Pregnancy is an exciting time – 9 months of planning your future life as a mother or the expansion of your family. But pregnancy often comes with unwelcome side effects too as your body adapts to the responsibility of growing another person – including nausea and fatigue.
When you’re feeling rubbish it’s easy to reach for a biscuit over an apple, or a plate of chips over a salmon fillet. And another natural reaction is to curl up on the sofa and save exercising for another day. But it’s important that you override these feelings and take steps to ensure both you and your baby enjoy good health throughout your pregnancy.
While the concept of ‘eating for two’ was discredited a long time ago, it is important to remember that you are ‘providing nutrients for two’. So while you don’t really need to increase the quantity of food you eat, you may need to improve the quality. Try to eat a balanced diet that’s rich in vegetables and salad, nuts and seeds, and good proteins like eggs, lean meat and oily fish. It is also worthwhile taking a pregnancy multivitamin – to ensure you are getting all the different nutrients that your body needs.
There are a number of vitamins and minerals that are particularly important to have sufficient levels of during pregnancy, such as iodine, iron and vitamin D. But perhaps the most crucial nutrient is Vitamin B9 (also known as folic acid or folate), which is vital for your baby’s normal development – particularly in the first 12 weeks when the brain and spinal cord are formed.
Folic Acid is the synthetic version of vitamin B9 while folate provides the vitamin in its natural form. Whilst both types bring the benefits of vitamin B9, folate is more easily absorbed by the body and therefore has greater impact. To get the most out of your folate supplement, choose methylfolate – which is the type found in leafy green vegetables and proven to be the most absorbable form.
Avoiding (too much) weight gain
While gaining weight is a natural (and necessary) part of pregnancy, studies show that many pregnant women put on too much weight – a recent study of 1 million pregnant women put that number at almost 50%. Being overweight in pregnancy can lead to lots of complications – from relatively mild complaints like varicose veins and hemorrhoids to more serious conditions like pre-eclampsia and gestational diabetes. Excess weight gain can also lead to a heightened risk of obesity and diabetes for the baby.
You should expect to put on between 25 to 35 pounds in total during your pregnancy. It’s normal to only put on 3-4 pounds during your first trimester, then about 1 pound per week in your second and third trimester. While it is unlikely that your weight gain will be the same week by week, it is good to use this advice as a general measure to ensure you’re staying on track.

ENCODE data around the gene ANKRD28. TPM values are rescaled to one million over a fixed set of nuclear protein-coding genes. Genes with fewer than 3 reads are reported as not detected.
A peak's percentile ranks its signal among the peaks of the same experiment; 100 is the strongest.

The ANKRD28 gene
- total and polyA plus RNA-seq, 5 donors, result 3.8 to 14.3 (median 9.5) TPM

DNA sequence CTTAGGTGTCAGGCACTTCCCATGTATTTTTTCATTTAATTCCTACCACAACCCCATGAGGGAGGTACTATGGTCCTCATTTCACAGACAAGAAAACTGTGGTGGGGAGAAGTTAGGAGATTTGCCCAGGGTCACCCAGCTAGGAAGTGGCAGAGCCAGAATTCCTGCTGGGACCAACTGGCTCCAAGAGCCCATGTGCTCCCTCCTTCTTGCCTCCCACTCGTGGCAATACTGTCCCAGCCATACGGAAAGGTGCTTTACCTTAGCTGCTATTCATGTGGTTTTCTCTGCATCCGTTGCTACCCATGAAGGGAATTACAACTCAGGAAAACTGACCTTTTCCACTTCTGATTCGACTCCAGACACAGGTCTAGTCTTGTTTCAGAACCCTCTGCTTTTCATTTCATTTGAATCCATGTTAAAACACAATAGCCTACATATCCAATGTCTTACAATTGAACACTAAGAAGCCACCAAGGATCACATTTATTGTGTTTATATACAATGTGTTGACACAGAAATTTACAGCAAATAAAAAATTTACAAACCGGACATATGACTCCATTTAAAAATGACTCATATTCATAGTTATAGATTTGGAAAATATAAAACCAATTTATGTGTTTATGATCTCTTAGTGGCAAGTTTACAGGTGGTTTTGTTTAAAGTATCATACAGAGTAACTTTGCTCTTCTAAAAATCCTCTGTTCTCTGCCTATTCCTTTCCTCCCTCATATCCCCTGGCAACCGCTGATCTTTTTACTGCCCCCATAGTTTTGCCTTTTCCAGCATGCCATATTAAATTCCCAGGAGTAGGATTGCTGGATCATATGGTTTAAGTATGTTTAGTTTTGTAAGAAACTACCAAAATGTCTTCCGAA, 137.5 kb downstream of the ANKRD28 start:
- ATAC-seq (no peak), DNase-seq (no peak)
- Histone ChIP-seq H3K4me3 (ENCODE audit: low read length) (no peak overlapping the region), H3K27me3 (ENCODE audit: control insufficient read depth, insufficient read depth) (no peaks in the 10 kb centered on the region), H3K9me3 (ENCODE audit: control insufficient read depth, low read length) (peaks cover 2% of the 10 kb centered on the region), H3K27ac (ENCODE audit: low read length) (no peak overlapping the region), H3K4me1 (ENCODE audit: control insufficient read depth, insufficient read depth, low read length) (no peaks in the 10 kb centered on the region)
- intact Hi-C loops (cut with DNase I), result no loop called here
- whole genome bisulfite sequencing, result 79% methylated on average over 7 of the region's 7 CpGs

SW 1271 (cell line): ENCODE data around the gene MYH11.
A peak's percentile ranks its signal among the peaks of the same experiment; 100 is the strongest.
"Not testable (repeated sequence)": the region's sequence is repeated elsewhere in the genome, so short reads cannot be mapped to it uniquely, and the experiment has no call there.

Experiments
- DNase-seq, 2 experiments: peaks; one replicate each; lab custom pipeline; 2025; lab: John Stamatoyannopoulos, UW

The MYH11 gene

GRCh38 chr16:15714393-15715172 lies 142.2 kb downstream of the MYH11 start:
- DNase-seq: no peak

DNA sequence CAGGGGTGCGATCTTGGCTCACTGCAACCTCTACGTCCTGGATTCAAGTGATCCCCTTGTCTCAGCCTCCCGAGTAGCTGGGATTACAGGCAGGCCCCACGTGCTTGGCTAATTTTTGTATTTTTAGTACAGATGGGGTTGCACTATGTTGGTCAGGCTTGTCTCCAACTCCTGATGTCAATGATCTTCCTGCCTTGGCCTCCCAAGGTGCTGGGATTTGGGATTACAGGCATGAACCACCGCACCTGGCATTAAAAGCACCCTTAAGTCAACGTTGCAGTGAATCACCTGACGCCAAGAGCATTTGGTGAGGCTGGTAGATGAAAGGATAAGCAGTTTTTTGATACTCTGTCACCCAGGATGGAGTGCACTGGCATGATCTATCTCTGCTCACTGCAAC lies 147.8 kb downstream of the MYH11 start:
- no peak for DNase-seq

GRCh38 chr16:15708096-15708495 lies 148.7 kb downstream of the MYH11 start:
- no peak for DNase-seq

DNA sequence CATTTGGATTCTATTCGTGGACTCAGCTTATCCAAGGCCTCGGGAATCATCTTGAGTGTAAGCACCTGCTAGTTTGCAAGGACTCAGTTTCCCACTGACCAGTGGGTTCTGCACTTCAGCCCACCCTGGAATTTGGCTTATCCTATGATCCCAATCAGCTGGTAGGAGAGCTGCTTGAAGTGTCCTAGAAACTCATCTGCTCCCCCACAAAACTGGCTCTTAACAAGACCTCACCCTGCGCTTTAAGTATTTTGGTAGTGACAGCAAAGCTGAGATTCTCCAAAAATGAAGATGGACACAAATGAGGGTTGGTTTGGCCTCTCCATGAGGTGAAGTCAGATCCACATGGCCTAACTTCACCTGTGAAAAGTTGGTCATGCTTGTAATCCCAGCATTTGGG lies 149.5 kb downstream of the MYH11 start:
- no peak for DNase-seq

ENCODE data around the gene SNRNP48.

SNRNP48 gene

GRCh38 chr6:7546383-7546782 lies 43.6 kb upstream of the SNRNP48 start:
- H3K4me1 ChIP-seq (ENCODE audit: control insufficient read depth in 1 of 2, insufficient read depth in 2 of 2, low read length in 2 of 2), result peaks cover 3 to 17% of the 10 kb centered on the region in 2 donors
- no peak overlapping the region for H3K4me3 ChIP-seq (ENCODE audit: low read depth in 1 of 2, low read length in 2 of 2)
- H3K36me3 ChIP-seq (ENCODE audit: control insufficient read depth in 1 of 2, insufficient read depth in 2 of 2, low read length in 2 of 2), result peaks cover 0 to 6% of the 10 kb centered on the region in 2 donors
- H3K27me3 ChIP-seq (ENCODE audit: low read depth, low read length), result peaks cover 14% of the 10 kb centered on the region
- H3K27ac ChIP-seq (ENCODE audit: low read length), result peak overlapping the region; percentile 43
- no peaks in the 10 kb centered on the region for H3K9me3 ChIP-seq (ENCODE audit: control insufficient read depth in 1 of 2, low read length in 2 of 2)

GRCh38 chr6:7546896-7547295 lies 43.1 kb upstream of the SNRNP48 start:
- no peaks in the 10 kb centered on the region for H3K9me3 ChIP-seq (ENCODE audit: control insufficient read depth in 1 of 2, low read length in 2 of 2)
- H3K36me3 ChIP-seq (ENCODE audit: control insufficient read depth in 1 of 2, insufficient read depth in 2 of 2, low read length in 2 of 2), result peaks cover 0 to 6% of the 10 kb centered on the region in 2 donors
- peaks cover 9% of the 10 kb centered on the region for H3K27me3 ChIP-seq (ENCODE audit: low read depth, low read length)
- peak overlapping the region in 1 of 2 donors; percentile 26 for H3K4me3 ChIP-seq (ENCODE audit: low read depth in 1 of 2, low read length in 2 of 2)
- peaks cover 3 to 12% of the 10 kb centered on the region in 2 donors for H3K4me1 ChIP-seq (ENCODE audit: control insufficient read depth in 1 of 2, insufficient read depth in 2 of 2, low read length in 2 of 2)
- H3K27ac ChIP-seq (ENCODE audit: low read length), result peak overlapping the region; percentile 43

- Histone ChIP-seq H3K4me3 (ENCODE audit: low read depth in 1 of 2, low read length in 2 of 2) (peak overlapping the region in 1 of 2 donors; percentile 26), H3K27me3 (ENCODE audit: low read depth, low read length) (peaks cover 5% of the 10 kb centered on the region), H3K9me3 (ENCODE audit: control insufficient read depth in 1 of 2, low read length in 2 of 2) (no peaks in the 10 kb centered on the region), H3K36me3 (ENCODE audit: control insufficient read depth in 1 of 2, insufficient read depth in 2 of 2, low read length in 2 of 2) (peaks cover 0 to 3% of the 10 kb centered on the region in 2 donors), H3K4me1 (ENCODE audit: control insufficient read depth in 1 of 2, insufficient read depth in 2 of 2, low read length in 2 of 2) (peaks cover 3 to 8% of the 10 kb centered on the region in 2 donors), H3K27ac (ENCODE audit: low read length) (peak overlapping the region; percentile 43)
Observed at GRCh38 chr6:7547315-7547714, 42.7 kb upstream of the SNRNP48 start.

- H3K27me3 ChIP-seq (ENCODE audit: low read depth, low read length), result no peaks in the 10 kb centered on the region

Making up about 20% of brain tissue, essential fatty acids (EFA) play a vital role in your baby’s development. There are two types of EFA – omegas 3 and 6. While omega 6 is widespread in the western diet, omega 3 takes more thought as it is only found in plant-based proteins like flaxseeds and walnuts (as ALA) and in oily fish like salmon, mackerel and tuna (as DHA).
However, while the DHA in fish oils is hugely beneficial, eating lots of oily fish isn’t advised during pregnancy. This is due to the detrimental effects of mercury and PCBs – both prevalent in farmed oily fish products – on your baby’s nervous system. Therefore it is a good idea to take a high quality fish oil supplement instead, checking first that it is free from these contaminants. This is also good news if your morning sickness is putting you off kippers for breakfast!
When you’re pregnant it’s easy to focus entirely on the health of your baby, and forget about your own wellbeing. But your health and happiness have a direct impact on your growing baby, so it’s important to look after yourself too.
Taking a high quality daily live bacteria supplement can help you feel more comfortable in pregnancy by supporting both your digestion and your immunity. Good gut bacteria has also been linked to reducing the risk of gestational diabetes and pre-eclampsia, as well as low birth weight and baby eczema.
Keeping active during your pregnancy will help keep you and your baby healthy – and give you a quicker recovery after the birth. It’s important that you feel comfortable with your exercise regime, so choose sports and activities that you’re already familiar with and talk to your doctor if you have any concerns.
Being pregnant is a special time, but it brings a set of challenges too. By adopting a healthy lifestyle, you can give yourself the best chance of enjoying the experience, and give your baby the best start in life.